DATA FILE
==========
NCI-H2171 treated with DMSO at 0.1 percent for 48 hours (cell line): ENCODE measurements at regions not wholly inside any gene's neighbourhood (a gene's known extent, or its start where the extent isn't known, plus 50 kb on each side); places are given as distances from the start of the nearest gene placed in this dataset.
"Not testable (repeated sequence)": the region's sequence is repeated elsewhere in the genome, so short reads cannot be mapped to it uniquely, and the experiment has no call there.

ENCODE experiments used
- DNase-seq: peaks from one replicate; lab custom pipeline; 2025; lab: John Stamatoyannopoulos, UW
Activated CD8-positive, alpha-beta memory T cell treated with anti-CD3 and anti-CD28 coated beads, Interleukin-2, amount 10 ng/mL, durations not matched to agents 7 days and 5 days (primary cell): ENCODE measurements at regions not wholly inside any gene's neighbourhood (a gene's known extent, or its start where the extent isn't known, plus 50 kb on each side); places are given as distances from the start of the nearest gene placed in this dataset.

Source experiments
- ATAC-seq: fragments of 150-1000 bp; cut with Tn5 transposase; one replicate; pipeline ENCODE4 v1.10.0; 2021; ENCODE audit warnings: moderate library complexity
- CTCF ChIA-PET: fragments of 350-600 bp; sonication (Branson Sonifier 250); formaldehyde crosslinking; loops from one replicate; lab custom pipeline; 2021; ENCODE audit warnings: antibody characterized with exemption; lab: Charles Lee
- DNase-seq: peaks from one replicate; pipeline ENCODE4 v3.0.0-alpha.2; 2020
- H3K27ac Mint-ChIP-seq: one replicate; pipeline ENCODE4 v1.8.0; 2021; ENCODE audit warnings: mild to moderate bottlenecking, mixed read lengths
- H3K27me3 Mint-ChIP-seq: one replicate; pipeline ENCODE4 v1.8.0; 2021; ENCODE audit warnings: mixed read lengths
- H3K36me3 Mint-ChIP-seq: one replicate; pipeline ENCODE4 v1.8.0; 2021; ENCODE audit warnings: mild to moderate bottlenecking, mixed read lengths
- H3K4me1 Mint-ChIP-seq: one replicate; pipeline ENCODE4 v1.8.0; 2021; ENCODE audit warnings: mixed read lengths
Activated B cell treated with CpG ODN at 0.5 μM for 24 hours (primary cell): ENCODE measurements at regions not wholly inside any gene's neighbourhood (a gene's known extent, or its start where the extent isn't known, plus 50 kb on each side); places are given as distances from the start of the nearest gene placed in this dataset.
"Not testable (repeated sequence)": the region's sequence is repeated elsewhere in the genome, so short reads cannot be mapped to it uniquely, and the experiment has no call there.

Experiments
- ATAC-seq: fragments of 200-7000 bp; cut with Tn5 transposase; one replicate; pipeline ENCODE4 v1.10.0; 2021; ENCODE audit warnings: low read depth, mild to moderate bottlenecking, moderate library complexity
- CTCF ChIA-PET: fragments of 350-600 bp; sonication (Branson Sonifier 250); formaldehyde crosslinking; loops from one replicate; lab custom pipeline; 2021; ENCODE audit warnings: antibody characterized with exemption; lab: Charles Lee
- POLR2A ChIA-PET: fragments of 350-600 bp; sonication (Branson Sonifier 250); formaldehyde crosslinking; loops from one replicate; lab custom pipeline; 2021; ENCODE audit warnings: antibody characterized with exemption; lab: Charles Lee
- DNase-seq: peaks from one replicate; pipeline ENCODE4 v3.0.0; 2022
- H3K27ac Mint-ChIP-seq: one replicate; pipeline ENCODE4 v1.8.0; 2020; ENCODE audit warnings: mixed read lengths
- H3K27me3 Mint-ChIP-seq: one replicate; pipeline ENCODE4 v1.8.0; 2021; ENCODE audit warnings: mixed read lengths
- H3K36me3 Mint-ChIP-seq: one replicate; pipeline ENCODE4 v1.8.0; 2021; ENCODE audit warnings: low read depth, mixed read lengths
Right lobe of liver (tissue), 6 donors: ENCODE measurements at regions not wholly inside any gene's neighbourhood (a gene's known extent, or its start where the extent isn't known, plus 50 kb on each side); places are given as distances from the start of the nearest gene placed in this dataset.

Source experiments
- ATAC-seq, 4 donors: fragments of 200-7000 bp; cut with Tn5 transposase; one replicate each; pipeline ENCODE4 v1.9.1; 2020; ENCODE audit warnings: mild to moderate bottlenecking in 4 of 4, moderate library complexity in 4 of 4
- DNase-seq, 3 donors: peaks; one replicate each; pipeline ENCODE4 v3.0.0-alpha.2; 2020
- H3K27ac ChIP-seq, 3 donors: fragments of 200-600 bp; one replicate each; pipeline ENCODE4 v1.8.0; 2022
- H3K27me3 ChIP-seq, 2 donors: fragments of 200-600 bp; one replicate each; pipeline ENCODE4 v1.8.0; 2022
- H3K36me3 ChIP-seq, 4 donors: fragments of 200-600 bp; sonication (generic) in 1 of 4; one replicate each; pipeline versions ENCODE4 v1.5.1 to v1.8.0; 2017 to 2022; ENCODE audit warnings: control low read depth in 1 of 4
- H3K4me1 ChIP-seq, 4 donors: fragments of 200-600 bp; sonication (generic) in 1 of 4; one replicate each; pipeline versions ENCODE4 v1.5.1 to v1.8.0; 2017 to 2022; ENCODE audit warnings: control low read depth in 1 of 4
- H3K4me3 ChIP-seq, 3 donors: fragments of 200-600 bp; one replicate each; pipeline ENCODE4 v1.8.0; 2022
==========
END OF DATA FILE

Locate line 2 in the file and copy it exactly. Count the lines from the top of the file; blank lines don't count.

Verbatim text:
"Not testable (repeated sequence)": the region's sequence is repeated elsewhere in the genome, so short reads cannot be mapped to it uniquely, and the experiment has no call there.